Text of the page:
Scanning Saint Amandus: Medical technologies and medieval anatomies

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Anatomy -- the practice of stripping back the body and revealing it, part by part, for discussion and debate -- is a process much explored by the medical humanities, and it presents rich intellectual and practical potential for medieval studies. Tracing anatomical tendencies in the actions of both modern practitioners and inhabitants of the medieval past, this article advocates for anatomy’s addition to the rostra of bodily discourses at the disposal of historians of medieval culture. Posited as a critical framework in its own right, notions of anatomy, autopsy, and a literal bodily reading offer us new ways of opening up medieval studies today in much the same way as medieval bodies were once opened on the slab.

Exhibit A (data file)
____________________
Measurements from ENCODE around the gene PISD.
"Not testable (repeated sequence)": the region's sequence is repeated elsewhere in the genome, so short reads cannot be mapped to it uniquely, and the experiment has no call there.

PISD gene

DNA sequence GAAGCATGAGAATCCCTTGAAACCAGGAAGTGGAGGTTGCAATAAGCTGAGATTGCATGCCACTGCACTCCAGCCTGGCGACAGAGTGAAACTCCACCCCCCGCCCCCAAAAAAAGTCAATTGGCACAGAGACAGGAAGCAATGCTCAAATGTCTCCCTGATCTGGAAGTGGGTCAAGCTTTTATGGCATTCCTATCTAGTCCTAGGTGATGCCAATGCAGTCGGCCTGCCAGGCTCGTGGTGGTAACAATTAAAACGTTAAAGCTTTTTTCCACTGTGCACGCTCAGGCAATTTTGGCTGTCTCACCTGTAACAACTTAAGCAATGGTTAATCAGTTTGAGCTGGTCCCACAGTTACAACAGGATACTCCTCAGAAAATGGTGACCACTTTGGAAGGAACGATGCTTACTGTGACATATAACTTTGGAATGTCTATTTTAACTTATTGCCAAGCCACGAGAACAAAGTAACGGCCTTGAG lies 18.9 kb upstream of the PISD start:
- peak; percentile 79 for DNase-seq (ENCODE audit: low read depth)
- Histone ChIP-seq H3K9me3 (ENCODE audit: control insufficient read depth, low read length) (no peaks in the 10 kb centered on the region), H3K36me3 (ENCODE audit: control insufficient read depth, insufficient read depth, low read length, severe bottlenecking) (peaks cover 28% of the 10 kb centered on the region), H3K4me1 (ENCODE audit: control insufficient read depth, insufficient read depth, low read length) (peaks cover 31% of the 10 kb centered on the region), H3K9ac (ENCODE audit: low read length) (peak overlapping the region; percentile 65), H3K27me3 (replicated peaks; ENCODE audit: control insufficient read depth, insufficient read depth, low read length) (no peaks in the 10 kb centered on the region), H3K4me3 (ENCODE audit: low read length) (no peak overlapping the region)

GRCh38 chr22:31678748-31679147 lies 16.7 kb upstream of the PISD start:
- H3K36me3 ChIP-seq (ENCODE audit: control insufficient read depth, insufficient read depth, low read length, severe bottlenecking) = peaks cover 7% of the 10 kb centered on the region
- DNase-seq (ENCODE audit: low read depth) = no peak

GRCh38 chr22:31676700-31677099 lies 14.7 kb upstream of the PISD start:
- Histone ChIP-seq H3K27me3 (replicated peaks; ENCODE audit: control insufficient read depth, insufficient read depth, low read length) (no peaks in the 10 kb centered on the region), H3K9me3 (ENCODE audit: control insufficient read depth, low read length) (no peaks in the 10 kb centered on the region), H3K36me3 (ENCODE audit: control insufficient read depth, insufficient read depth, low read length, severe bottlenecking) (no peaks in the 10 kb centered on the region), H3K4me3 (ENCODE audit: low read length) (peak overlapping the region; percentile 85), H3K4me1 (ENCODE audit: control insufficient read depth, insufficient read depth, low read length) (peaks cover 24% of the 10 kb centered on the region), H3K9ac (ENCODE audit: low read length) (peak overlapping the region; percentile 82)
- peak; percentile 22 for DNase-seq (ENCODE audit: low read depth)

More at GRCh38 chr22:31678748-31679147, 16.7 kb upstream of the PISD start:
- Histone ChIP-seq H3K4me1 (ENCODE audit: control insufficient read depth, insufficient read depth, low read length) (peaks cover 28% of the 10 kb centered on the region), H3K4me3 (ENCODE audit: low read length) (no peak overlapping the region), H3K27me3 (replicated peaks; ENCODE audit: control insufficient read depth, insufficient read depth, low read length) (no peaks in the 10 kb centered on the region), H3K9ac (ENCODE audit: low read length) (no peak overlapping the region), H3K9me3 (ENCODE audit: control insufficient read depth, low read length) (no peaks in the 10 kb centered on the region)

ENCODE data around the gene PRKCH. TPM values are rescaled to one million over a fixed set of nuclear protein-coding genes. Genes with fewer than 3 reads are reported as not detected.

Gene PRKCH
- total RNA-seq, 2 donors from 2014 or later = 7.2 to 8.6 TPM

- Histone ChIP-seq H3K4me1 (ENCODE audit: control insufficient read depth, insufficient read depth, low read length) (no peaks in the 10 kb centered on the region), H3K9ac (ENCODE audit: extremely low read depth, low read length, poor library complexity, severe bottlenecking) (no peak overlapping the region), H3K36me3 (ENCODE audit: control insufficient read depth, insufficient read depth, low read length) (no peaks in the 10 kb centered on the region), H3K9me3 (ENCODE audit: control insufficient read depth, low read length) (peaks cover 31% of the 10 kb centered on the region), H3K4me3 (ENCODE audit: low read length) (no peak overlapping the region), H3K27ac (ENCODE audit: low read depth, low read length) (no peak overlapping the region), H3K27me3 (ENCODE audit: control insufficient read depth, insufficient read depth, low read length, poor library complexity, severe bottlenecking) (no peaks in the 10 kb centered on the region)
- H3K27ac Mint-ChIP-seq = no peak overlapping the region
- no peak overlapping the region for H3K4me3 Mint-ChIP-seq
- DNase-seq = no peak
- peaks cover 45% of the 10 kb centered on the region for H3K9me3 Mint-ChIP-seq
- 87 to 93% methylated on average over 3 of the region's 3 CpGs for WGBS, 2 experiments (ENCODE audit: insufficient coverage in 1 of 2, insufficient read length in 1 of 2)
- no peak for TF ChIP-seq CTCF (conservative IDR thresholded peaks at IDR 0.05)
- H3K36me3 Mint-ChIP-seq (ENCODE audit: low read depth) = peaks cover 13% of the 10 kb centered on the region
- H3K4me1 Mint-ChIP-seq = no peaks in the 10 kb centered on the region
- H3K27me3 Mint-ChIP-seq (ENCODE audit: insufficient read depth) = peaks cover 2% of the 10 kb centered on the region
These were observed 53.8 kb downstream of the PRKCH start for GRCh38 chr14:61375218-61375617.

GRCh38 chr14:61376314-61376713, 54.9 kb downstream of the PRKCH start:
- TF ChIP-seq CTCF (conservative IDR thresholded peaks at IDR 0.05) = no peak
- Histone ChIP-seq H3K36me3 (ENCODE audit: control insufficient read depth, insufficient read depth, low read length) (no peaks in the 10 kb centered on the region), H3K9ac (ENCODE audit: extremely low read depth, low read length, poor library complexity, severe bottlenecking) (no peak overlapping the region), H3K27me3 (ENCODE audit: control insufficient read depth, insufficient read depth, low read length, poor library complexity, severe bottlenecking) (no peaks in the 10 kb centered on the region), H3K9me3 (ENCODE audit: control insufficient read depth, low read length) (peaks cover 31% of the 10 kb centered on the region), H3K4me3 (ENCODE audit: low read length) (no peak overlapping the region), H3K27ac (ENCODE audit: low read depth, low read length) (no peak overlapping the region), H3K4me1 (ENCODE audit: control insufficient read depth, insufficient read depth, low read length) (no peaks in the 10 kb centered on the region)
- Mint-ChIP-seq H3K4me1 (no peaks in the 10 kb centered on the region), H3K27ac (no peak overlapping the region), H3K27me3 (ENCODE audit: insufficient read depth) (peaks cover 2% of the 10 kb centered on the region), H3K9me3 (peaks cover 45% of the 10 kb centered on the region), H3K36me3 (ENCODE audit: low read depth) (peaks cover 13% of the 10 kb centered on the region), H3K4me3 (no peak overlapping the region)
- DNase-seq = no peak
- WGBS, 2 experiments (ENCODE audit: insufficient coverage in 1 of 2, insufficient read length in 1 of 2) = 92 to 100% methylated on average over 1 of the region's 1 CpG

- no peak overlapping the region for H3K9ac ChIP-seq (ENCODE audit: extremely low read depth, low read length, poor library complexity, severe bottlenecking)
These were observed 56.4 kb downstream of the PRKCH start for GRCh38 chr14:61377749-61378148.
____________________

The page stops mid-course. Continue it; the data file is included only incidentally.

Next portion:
Original languageEnglish
Pages (from-to)218–233
Number of pages16
Journalpostmedieval: a journal of medieval cultural studies
Issue number2
Early online date19 Jun 2017
Publication statusPublished - Jun 2017


  • Medieval
  • Anatomy
  • Medical humanities
  • Art history
  • Amandus
  • Conservation

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